Tuesday, June 24, 2014

"Unto Such Shall Ye Continue to Minister": Responding to Church Discipline


The tempest of public opinion is raging among the online community of the Church of Jesus Christ of Latter-day Saints because of Kate Kelly's excommunication on Monday. I don't envy her, her priesthood leaders in Virginia, or the Church public affairs staff right now--all of whom are dealing with the fallout from that decision. Each is facing down an inhuman amount of vitriol and false doctrine that I find to be infinitely more tragic that what is actually happening to her.

On Excommunication

I've seen members of the Church in support of Kelly comparing excommunication to damnation. This is false, and I cannot believe that honest members of the Church do not know better than this.

Excommunication is the not the worst thing that could ever happen to someone. I've seen many people say that, and it simply isn't true. Excommunication is not the end of someone's relationship with God. He doesn't cease to love them, to bless them, and to teach them. The Atonement of Jesus Christ still covers them. They still have the same claim on repentance, mercy, and grace that we all have. While they no longer have a right to the full blessing of the gift of the Holy Ghost, they still possess the Light of Christ. The Holy Ghost can still guide them in their lives. They can still pray, feast on the scriptures, and feel the love of God. I would even suggest, based on what I've heard excommunicated members say upon returning, their capacity to be closer to God is enhanced exponentially during their excommunication IF they seek for it.

Excommunication is not the end
of someone's relationship with God.
Excommunication is not damnation to hell. It is not a forced estrangement from family members on either side of the veil. Excommunication is nothing more or less than a severing of a person's relationship with the Church itself. They are denied all possibility to serve in, and especially speak to members of the Church in the official setting of the Church. Even then, it's not comparable to shunning--anyone from the Church can have contact with excommunicated members. (3 Nephi 18: 27-33, 2 Nephi 26: 23-28, D&C 64: 8-12)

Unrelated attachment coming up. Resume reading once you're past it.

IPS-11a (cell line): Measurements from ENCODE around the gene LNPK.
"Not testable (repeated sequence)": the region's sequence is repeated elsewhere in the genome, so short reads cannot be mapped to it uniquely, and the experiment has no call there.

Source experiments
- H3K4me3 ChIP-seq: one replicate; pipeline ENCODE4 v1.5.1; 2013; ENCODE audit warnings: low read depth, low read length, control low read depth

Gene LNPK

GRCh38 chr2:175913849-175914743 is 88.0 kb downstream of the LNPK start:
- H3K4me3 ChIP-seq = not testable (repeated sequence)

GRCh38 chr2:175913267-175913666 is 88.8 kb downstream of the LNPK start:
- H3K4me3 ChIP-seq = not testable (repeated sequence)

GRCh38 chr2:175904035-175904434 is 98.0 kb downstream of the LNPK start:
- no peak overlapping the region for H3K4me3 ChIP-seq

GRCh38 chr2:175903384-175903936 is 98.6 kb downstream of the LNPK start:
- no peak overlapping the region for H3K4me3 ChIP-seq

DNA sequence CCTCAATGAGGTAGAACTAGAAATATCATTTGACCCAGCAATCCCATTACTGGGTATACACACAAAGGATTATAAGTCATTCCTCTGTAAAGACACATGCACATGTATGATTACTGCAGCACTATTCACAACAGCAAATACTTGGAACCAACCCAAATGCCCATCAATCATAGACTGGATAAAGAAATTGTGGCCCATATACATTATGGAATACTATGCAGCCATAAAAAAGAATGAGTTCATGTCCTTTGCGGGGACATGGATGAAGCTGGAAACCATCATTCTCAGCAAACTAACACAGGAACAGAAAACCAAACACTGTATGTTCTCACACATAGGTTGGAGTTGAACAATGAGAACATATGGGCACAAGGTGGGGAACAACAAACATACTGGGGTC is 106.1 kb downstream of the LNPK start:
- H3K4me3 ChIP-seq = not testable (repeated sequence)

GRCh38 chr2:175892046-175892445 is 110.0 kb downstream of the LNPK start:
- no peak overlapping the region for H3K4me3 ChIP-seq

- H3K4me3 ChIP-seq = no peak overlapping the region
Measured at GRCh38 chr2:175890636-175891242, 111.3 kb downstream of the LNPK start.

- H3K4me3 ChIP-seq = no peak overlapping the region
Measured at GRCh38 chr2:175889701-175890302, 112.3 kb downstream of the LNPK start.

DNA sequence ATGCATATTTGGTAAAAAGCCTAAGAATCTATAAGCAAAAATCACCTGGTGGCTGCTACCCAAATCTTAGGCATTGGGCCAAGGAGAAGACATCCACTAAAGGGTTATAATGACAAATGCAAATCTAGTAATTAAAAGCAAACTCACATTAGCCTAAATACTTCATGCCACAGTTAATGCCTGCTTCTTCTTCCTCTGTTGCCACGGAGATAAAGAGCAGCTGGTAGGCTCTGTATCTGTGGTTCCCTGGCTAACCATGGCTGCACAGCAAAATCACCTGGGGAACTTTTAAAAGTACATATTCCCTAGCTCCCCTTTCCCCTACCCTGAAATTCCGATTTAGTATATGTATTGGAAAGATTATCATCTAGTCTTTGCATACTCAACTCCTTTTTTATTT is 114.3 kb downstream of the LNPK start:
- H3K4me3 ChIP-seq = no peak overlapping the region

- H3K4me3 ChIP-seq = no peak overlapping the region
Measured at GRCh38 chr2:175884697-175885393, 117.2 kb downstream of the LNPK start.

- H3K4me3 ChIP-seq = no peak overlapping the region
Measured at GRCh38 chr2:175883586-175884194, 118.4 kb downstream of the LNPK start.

Excommunication doesn't turn into all of these more serious consequences until after a person's judgment by Jesus Christ. Only he has the right to remove a person from all of their blessings and any hope of exaltation. We are taught that he will only do this if a person refuses to repent, but we must also acknowledge that only he knows if a person has truly repented or not. Excommunication on its own cannot damn someone. Members of the Church shouldn't compare excommunication to damnation, it's melodramatic and disingenuous. And they certainly shouldn't take upon themselves the right of judgment that only belongs to Jesus Christ. (See Mormon 8: 20, D&C 82: 23, Matthew 7: 1-2)

On False Analogies and the Question of Doctrine

I've also seen members and non-members alike comparing what is happening to Kate Kelly with the priesthood ban on men of color. They've argued that the scriptures never teach that a woman CAN'T be ordained to the priesthood, which means there must be room for the move to ordain them in this life. Any refusal to do so is thereby comparable to denying men of different races the priesthood.

The comparison LDS women to disenfranchised men of color is a false analogy. The circumstances for the two groups are different to the point of being incomparable. In the case of race and the priesthood, the sons of God were being denied what can argued historically and with doctrine to be their right. Historically in the Old Testament church, black men were ordained to the priesthood. No one explains this better than Darius Gray, chosen leader by the LDS group to speak to racial issues and the African American experience via the GENESIS group.